Sanders also addressed the new administration in the White House. He said President Donald Trump knew how to sympathize with the working class in the mountain state, but said Trump wasn’t genuine about most of what he said.

Sanders said Trump is not keeping his promises. He said Trump told his voters he’s going to take on the establishment, the Republicans and Democrats and take care of the working class of America.

“Now the truth is, it’s a good speech,” Sanders said. “The bad news is he never meant a word of it.”

He addressed issues such as the “Muslim Ban,” Trump’s border wall and not having a viable replacement for the Affordable Care Act, also known as Obamacare.

The last half of the night, he spoke about his book, “Our Revolution.” The book begins with his life growing up in a poor family in Brooklyn, New York. Sanders said his upbringing gave him an understanding of what it is like growing up poor and helped him relate to many other Americans who struggle financially every day.

He then spoke about his career in Vermont and grassroots politics. Sanders talked about his perseverance in politics, saying that when he first ran for governor he got two percent of the vote.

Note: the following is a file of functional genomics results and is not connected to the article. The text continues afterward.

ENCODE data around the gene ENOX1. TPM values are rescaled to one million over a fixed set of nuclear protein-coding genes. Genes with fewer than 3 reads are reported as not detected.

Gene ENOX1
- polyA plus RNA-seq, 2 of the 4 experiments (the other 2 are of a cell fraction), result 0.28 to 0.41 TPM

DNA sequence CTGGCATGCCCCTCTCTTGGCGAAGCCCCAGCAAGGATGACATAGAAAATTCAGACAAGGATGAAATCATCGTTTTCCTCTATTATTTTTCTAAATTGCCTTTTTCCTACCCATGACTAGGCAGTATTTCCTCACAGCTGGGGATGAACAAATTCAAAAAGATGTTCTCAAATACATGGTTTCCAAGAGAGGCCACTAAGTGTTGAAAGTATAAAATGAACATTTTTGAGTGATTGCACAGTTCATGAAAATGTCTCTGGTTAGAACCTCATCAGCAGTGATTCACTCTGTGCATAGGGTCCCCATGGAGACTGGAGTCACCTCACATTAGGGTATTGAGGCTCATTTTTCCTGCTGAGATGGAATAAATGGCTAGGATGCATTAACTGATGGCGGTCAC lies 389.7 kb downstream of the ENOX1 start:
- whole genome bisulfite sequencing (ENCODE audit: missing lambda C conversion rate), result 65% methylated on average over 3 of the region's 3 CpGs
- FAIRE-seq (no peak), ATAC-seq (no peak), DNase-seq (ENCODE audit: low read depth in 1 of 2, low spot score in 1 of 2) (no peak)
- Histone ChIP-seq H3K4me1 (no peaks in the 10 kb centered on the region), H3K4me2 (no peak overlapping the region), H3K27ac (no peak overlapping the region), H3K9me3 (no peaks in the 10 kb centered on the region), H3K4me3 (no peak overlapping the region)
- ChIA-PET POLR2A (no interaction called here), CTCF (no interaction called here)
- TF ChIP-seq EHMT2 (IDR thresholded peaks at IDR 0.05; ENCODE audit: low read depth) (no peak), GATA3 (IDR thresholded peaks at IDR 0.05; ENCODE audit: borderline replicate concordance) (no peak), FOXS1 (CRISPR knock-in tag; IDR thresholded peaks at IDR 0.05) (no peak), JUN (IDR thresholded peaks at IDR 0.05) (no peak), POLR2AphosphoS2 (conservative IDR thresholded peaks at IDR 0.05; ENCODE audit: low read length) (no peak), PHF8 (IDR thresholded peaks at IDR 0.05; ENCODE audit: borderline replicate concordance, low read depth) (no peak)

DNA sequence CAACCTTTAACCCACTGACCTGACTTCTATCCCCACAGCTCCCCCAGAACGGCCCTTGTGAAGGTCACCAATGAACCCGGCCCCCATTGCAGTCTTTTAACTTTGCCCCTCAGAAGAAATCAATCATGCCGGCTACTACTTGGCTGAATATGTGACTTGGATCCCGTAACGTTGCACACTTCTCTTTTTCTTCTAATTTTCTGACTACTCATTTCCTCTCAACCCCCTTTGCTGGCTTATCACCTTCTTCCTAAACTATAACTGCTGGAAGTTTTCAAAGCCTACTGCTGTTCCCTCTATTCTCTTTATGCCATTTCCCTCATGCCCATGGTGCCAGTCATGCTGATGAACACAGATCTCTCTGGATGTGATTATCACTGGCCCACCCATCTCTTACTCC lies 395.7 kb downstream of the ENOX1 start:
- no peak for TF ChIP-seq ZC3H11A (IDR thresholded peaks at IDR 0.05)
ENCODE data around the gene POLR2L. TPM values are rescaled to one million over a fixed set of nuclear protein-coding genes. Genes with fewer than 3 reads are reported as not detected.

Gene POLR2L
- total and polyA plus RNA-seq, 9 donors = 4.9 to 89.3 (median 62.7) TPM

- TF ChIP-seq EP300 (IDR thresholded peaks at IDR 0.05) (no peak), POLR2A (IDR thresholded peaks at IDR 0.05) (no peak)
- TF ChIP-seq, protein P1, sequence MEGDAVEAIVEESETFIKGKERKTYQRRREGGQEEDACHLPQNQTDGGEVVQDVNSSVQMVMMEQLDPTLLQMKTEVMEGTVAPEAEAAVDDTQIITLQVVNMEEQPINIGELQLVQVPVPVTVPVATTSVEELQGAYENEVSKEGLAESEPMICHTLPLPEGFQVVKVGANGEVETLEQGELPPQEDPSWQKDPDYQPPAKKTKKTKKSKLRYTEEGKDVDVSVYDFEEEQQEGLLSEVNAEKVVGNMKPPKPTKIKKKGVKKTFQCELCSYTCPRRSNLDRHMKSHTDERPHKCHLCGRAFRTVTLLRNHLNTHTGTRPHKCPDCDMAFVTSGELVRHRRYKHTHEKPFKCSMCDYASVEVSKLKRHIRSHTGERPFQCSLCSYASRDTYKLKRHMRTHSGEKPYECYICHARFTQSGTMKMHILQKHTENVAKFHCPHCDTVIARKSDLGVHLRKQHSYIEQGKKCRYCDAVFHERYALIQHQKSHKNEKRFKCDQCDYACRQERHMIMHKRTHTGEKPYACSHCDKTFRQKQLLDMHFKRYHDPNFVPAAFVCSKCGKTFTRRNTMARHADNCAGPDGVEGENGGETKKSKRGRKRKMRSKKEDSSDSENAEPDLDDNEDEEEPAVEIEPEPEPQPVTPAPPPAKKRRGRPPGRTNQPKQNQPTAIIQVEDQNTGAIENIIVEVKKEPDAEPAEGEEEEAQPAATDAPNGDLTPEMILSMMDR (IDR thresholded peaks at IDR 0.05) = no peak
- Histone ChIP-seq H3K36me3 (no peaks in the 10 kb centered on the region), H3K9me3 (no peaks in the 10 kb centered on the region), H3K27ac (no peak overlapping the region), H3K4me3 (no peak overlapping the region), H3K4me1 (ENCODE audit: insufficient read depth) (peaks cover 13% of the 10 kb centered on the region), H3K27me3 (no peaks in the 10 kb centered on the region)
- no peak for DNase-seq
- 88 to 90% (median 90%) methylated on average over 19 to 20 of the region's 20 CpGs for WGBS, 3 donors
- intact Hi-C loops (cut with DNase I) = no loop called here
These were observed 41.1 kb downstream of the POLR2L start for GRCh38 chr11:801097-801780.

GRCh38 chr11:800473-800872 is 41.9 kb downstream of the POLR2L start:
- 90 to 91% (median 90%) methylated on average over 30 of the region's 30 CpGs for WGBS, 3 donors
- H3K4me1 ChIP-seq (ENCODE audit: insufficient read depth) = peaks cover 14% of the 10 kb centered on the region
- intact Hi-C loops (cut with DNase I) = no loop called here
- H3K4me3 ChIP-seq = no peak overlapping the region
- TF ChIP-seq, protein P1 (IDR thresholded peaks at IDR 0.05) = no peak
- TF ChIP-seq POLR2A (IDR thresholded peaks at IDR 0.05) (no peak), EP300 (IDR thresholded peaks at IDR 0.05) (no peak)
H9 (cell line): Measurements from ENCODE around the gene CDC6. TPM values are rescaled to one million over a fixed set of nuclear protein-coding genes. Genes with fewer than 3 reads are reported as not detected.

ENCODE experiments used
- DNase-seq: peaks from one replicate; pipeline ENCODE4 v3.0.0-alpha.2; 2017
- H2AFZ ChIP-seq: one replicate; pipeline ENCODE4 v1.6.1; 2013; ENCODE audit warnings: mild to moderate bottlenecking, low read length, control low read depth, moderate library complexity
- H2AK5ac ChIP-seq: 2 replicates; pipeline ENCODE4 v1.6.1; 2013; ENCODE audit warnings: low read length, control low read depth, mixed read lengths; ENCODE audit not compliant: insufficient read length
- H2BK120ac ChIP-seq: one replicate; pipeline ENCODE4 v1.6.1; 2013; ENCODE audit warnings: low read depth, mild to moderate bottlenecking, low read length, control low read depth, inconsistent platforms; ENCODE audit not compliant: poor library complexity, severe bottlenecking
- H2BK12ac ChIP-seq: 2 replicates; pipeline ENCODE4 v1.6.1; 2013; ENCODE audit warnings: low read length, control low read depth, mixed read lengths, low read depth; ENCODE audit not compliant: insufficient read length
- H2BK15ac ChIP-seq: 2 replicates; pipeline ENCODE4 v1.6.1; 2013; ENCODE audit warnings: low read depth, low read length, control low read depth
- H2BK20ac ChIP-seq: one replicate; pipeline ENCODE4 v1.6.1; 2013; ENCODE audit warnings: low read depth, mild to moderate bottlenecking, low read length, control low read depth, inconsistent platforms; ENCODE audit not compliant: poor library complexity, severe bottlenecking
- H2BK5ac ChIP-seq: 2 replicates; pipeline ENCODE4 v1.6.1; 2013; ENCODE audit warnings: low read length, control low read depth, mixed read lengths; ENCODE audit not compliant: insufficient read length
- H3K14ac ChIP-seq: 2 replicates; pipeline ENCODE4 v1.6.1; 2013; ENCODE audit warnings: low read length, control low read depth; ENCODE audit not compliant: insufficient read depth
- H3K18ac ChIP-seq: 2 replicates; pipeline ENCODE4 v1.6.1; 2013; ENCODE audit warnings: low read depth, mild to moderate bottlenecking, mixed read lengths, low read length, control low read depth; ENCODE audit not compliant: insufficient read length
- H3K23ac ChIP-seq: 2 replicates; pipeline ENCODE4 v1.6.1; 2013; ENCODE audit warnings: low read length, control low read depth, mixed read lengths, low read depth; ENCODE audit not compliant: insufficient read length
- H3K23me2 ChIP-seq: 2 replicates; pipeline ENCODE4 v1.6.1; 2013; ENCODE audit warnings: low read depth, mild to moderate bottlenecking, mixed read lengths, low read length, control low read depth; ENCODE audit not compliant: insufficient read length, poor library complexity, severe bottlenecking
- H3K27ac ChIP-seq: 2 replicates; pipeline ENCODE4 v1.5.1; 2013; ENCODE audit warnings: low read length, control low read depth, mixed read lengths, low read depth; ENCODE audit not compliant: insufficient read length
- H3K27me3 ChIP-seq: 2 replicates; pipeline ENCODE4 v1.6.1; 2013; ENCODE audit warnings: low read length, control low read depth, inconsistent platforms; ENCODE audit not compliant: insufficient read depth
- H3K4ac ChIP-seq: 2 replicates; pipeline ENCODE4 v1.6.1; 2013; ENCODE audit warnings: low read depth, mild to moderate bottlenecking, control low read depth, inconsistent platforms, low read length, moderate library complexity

Sanders actually dropped to under two percent the second time he ran for governor, but continued to run until he decided to run for Mayor of Burlington, Vermont, the largest city in the state. He only won by 10 votes.

Overall, Sanders ran for governor four times, garnering 6 percent of the vote the last time. The idea centered around talking about his career, was to say that anyone can and should be involved in politics.

“Democracy is not a spectator sport; I know in West Virginia you all love your football and basketball and those are spectator sports,” Sanders said. “But democracy is something everyone should participate in.”

“I think everyone should get into politics in some form or another,” said Marshall student Julieanne Batten, who was at the event in Charleston. “Whether it is just trying to find some local cause or a community group to help in any way they can.”

Sanders said he will continue to push to have the town meeting in McDowell County, so that the senator can hear the citizens’ views, complaints and try to find a way to help them.

Tom Jenkins can be contacted at [email protected]

Ryan Fischer | The Parthenon

Rally goers form around the Charleston Municipal Auditorium in support of Sen. Bernie Sander's address for several hours before his arrival on February 12, 2016.

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1 Comment

One Response to “Senator Bernie Sanders returns to West Virginia”

  1. Marcus on February 13th, 2017 10:48 pm